Chapter 1-11 are here:
“He doesn’t want to see you, Dain,” Geneal said, while he paced in the tiny windowless room set up as the command center during Dynan’s visit to the Guild Hall. There were a few tables and chairs, a comterm and nothing else. The first Approachment was in the city, Keevin. The Guild Hall was situated at the end of a long promenade. The XR-30 was parked in the big plaza in front of the building. Dain had seen it on his way over to land at the port.
“He only thinks he doesn’t want to see me. He went through this alone the last time, Geneal. I’m not going to let that happen again. I know what he thinks I’m going to say. I’m not going to do that. I’m not even thinking it. Marc told me to come out here. I’m going to see my brother.”
“Maybe just this once, you should think about doing as you’re told.”
“Did he make it an order? Did he say you are under orders to stop me from seeing him? Did he?”
Her mouth drew into a line and she rolled her eyes. “No, he did not.”
“Then he didn’t mean it.”
“He said he didn’t want to see anyone from the Palace. Not anyone. He said it twice. We all knew that you’d come here. So did Dynan. He wants to deal with this when he gets back home. Right now, he just wants to get through this day. He’s out there right now, acting like this thing hasn’t happened. He’s being asked questions on everything else that has happened though. This wasn’t ever going to be easy to begin with. He’s injured, he only just got his hearing back and it isn’t all that good, and he’s sick from this drug on top of all of that. We take a break every hour for a few minutes. He comes in here and gets sick in the washroom. If I can’t get it under control, I’m sending him home. That’s why I want you to do what he says.”
Dain smiled after the long speech, surprising Geneal. “All right,” he said, noting the ensuing doubt in her eyes. “If that’s what he wants, that’s what I’ll do. I don’t think that’s what he really wants. I’ll be out on the XR-30. Yell if you need me.”
He stepped back into the hall, fully intending to do as he said when Gaden came through the opposite door. It led into the small parlor-sized room now used for the Approachment. It was a far more relaxed setting than any Dain remembered hearing about. Small groups were ushered in, served a small tea or water, and offered seats while they waited for the people in front to move along.
Dynan stood by a high-backed chair in such a way that he could use it to steady himself without looking like it. In his left hand, he held a comboard that he occasionally made notes to. At the moment, he was speaking to an older man, or rather listening to him deliver a long tirade about how nothing was better since his return, Dynan didn’t know what he was doing, and that he should let Ambrose have the crown.
The man looked out the door and saw Dain. “And that one is the worst of the lot of you. Your good father, the King, was the only one who could control him, or you for that matter.”
Dain cringed, expecting Dynan to turn around. His brother already knew that he was there. Had known it, so he didn’t look. Dain couldn’t entirely ignore the old man though, so he went in. “I just have one question for you, sir,” he said. “Do you think it’s possible for a man to change over the years?”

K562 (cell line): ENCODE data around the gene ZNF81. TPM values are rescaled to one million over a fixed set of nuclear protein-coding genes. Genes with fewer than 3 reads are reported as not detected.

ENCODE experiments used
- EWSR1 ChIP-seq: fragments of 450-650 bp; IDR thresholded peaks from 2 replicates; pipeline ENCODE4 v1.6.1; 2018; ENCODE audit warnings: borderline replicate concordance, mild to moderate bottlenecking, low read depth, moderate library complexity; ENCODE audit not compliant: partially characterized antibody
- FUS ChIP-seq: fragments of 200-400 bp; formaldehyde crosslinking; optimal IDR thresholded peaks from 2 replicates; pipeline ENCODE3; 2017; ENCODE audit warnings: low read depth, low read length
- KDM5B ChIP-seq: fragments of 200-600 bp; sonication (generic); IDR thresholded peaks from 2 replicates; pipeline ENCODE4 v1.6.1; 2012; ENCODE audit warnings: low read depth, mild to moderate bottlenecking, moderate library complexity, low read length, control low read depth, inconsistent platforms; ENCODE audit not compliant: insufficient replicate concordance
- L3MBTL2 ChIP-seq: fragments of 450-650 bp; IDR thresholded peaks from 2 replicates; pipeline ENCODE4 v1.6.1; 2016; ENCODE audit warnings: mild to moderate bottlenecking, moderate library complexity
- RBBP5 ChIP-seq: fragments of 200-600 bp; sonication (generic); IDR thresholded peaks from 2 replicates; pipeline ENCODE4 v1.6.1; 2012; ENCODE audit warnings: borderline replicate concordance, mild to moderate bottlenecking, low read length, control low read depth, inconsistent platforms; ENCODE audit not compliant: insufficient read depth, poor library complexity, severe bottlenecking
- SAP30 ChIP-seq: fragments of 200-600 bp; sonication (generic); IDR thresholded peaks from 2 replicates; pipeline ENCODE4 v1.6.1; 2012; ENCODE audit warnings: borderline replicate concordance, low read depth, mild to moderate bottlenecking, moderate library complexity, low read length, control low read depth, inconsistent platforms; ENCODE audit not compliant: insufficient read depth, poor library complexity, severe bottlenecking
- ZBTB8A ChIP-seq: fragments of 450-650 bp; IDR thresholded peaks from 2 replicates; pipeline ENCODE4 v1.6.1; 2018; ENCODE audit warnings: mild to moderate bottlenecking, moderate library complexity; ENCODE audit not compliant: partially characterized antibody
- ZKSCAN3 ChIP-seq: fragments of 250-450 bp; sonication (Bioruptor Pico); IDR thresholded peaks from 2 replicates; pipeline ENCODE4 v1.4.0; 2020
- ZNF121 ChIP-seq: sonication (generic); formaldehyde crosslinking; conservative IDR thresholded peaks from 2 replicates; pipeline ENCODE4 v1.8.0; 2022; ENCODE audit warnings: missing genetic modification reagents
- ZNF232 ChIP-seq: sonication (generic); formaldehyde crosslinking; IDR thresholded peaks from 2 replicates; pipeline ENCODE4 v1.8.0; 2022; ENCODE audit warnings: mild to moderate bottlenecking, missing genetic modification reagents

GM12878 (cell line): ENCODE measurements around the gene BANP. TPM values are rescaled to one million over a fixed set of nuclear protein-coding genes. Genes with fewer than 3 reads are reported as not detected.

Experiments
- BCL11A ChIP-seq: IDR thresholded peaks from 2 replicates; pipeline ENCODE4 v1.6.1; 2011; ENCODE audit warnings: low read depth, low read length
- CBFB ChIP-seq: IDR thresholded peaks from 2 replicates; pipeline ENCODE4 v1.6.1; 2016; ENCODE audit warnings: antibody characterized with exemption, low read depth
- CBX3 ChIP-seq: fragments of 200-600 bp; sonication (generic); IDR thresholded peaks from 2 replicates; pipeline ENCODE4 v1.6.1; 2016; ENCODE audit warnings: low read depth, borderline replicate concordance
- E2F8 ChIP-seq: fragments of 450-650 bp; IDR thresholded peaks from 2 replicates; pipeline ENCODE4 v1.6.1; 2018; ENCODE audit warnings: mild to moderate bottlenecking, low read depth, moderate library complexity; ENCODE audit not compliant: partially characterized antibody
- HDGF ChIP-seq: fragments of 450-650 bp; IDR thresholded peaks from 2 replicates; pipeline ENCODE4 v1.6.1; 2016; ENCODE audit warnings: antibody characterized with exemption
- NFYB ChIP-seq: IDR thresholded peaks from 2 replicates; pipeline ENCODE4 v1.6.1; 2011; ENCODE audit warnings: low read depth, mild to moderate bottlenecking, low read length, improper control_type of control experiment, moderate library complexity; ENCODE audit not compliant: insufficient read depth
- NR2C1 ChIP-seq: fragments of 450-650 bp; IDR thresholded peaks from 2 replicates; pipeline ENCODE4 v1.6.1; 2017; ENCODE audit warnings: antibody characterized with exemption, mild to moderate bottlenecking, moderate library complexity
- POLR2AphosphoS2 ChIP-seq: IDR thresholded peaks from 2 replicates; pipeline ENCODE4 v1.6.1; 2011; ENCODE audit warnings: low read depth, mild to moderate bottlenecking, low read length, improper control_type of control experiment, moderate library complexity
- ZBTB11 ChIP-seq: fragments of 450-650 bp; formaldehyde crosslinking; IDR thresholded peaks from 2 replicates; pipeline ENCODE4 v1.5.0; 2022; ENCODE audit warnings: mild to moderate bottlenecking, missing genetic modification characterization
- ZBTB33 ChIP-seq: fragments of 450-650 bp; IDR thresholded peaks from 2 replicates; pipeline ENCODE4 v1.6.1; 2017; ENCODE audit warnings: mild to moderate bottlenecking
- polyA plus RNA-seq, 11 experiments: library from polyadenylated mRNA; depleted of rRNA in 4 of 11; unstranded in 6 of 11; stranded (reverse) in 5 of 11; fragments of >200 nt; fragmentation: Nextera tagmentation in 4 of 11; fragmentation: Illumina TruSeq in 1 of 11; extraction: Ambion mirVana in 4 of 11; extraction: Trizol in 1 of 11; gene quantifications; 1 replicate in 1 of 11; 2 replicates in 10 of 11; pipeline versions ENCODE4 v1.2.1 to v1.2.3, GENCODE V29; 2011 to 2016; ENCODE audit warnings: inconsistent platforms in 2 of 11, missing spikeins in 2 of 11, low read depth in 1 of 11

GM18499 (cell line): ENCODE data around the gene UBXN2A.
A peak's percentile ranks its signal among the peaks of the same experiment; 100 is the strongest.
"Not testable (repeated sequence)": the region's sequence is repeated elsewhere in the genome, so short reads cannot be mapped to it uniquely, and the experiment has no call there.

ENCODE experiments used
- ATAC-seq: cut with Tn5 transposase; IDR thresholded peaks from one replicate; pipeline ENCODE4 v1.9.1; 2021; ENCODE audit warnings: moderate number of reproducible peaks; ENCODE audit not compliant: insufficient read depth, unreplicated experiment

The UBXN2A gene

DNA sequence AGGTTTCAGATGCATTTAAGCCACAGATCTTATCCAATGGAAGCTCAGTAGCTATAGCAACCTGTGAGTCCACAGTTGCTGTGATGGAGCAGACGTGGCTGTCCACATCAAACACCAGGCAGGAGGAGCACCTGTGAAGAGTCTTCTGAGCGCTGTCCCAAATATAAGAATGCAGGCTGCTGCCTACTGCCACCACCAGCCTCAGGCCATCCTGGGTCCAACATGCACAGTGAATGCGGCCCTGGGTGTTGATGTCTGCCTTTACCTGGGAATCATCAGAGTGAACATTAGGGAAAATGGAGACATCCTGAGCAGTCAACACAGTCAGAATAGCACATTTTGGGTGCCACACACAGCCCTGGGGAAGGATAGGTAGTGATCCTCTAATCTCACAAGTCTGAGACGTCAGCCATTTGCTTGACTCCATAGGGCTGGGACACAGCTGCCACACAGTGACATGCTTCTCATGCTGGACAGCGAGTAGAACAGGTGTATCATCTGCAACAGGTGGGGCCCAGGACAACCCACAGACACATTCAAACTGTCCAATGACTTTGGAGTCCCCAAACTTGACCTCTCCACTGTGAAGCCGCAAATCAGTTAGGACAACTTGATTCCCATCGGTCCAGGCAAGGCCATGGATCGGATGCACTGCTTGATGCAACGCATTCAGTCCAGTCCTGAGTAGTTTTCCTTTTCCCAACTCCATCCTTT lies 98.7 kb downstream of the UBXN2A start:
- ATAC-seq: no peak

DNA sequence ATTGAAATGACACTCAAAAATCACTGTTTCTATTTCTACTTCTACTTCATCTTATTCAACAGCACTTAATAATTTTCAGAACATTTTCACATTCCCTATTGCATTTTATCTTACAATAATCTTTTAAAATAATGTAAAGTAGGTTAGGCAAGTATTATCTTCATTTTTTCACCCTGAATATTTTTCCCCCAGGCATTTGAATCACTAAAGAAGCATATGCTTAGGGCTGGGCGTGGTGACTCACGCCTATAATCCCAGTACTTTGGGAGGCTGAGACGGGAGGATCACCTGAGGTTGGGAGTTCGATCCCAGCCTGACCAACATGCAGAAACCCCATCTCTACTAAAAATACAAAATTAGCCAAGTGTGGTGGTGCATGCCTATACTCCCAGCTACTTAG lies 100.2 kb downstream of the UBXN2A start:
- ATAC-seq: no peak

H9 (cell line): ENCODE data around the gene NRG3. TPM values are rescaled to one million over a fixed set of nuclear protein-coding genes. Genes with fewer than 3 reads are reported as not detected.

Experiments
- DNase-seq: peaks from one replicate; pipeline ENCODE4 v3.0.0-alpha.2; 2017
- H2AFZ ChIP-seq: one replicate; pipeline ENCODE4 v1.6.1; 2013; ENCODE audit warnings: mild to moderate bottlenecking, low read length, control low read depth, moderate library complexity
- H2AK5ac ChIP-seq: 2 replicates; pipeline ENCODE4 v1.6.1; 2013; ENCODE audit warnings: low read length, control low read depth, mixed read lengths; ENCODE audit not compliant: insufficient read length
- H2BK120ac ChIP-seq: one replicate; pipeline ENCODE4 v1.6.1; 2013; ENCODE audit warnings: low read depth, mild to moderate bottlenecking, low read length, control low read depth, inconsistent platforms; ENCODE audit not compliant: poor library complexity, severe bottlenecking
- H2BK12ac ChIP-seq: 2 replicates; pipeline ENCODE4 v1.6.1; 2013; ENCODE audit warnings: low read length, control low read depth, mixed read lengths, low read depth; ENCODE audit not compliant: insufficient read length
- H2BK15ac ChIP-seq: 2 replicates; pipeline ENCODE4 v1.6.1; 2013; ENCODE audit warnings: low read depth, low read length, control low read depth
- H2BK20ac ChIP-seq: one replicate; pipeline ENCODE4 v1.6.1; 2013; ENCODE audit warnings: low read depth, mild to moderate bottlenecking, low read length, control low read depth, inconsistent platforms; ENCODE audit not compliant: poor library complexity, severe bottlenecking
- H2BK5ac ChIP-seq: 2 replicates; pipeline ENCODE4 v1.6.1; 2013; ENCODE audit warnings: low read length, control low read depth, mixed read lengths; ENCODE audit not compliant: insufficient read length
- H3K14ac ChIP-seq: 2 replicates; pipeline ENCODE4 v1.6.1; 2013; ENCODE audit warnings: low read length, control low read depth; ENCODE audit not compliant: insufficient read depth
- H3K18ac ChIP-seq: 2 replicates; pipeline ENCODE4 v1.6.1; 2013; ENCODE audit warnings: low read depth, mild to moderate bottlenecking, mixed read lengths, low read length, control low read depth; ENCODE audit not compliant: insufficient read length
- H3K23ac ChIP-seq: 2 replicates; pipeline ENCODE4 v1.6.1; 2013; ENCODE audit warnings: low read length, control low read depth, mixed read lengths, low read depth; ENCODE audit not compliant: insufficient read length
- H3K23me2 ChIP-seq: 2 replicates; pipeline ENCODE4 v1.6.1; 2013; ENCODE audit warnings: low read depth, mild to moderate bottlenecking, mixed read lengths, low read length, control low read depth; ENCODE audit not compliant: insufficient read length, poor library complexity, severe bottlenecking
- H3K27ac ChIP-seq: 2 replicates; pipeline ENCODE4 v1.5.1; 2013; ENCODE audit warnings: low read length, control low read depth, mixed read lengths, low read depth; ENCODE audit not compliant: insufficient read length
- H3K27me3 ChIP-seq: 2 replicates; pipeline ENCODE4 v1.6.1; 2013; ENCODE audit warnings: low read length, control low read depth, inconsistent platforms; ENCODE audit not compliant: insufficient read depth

The old man hadn’t expected that question and didn’t know what to say. “I suppose, yes. I haven’t noticed that you’ve changed any.”
“I think if you look closer, you’ll see that a lot has changed since we’ve been gone, and us, too. My brother is doing what’s right, so that you have a chance for a better life. It hasn’t been easy and it isn’t going to be. We didn’t know that our father would be returned to us. We didn’t think that was possible, did you?”
“Well, no, I—”
“Of course you didn’t. He was gone all this time. Entombed in the Hall of Kings. Who would expect any man to return from death? We don’t know if he’ll be allowed to stay. We could be faced with going through all this again a year from now, or a month, or a week. I’m afraid we won’t be able to keep him here. We couldn’t be that lucky.”
The man frowned, but grudgingly agreed. “That would be too lucky. But my point stays the same. Your brother hasn’t done enough to change things here.”
“But he will. We haven’t been back that long, and not everything is as bad as it was. For instance, you wouldn’t likely get away with saying these sort of things about Kamien, now, would you?”
“No. No, you’re right about that.”
“The difference is we want to know what your problems are. We want to know where things aren’t going the way they should, so we can start to fix the problems. Start to. It isn’t going to happen overnight, but it will happen.”
“All right then,” the man said, and turned back to Dynan. “See that it does.”
Dynan smiled and nodded, assured the man that he would do his best, and turned to the next in line. These were a large family of farmers who only wanted to see him and make sure he was really all right. They told him that they thought he was doing just fine. Then they were gone, and all the doors closed for the break.
The moment he could, Dynan sank down into the chair, putting his he head down on his knees. Dain saw that he was shaking. He wondered if he might be able to make him feel better.
He set his hand on his shoulder, and Dain became aware of a crippling nausea that he fought to control. He concentrated, thinking the process backward, and felt himself weakening while Dynan received all that added strength.
Dynan jerked in surprise, realized what he was doing and stared at him. Dain smiled. “Did it work?”
He nodded, but turned from him, eyes lowering to the floor quickly. It was one of the few times Dain didn’t know what to say. It seemed like they were stumbling into dangerously fragile territory, and one misstep would cause irreparable damage. Silence grew.